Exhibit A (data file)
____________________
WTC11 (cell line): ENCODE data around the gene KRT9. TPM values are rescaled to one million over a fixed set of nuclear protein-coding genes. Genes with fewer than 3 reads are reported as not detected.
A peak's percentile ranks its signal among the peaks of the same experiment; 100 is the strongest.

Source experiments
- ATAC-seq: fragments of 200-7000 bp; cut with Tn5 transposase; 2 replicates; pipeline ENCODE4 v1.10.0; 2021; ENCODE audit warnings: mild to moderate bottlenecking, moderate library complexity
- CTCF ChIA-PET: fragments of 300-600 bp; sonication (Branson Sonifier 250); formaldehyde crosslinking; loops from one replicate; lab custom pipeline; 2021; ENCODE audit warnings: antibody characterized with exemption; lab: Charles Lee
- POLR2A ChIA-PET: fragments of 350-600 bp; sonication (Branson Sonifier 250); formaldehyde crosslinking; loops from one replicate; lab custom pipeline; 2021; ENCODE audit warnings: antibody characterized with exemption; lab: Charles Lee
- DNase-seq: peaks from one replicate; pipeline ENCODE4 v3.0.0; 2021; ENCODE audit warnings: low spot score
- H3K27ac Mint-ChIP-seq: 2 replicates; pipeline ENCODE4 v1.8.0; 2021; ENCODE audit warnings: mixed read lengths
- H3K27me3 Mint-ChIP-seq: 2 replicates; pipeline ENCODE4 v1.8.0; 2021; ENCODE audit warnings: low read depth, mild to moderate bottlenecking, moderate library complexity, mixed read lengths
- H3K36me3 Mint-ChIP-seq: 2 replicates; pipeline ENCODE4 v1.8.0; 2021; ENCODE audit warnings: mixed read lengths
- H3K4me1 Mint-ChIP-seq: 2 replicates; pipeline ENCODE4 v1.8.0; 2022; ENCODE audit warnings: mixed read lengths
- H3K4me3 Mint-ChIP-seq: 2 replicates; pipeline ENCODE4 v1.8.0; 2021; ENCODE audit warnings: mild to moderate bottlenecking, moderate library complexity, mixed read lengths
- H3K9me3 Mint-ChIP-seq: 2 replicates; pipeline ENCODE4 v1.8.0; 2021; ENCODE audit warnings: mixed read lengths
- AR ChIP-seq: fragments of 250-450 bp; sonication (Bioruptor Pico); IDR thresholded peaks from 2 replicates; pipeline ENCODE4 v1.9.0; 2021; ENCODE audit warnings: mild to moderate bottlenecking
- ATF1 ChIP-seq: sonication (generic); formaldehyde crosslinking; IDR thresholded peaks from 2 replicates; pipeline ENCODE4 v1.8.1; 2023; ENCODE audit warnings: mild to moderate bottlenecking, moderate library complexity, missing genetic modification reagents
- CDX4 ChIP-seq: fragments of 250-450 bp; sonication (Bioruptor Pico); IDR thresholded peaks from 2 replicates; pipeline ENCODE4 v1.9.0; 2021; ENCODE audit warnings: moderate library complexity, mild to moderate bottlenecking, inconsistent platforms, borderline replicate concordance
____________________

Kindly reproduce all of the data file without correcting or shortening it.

WTC11 (cell line): ENCODE data around the gene KRT9. TPM values are rescaled to one million over a fixed set of nuclear protein-coding genes. Genes with fewer than 3 reads are reported as not detected.
A peak's percentile ranks its signal among the peaks of the same experiment; 100 is the strongest.

Source experiments
- ATAC-seq: fragments of 200-7000 bp; cut with Tn5 transposase; 2 replicates; pipeline ENCODE4 v1.10.0; 2021; ENCODE audit warnings: mild to moderate bottlenecking, moderate library complexity
- CTCF ChIA-PET: fragments of 300-600 bp; sonication (Branson Sonifier 250); formaldehyde crosslinking; loops from one replicate; lab custom pipeline; 2021; ENCODE audit warnings: antibody characterized with exemption; lab: Charles Lee
- POLR2A ChIA-PET: fragments of 350-600 bp; sonication (Branson Sonifier 250); formaldehyde crosslinking; loops from one replicate; lab custom pipeline; 2021; ENCODE audit warnings: antibody characterized with exemption; lab: Charles Lee
- DNase-seq: peaks from one replicate; pipeline ENCODE4 v3.0.0; 2021; ENCODE audit warnings: low spot score
- H3K27ac Mint-ChIP-seq: 2 replicates; pipeline ENCODE4 v1.8.0; 2021; ENCODE audit warnings: mixed read lengths
- H3K27me3 Mint-ChIP-seq: 2 replicates; pipeline ENCODE4 v1.8.0; 2021; ENCODE audit warnings: low read depth, mild to moderate bottlenecking, moderate library complexity, mixed read lengths
- H3K36me3 Mint-ChIP-seq: 2 replicates; pipeline ENCODE4 v1.8.0; 2021; ENCODE audit warnings: mixed read lengths
- H3K4me1 Mint-ChIP-seq: 2 replicates; pipeline ENCODE4 v1.8.0; 2022; ENCODE audit warnings: mixed read lengths
- H3K4me3 Mint-ChIP-seq: 2 replicates; pipeline ENCODE4 v1.8.0; 2021; ENCODE audit warnings: mild to moderate bottlenecking, moderate library complexity, mixed read lengths
- H3K9me3 Mint-ChIP-seq: 2 replicates; pipeline ENCODE4 v1.8.0; 2021; ENCODE audit warnings: mixed read lengths
- AR ChIP-seq: fragments of 250-450 bp; sonication (Bioruptor Pico); IDR thresholded peaks from 2 replicates; pipeline ENCODE4 v1.9.0; 2021; ENCODE audit warnings: mild to moderate bottlenecking
- ATF1 ChIP-seq: sonication (generic); formaldehyde crosslinking; IDR thresholded peaks from 2 replicates; pipeline ENCODE4 v1.8.1; 2023; ENCODE audit warnings: mild to moderate bottlenecking, moderate library complexity, missing genetic modification reagents
- CDX4 ChIP-seq: fragments of 250-450 bp; sonication (Bioruptor Pico); IDR thresholded peaks from 2 replicates; pipeline ENCODE4 v1.9.0; 2021; ENCODE audit warnings: moderate library complexity, mild to moderate bottlenecking, inconsistent platforms, borderline replicate concordance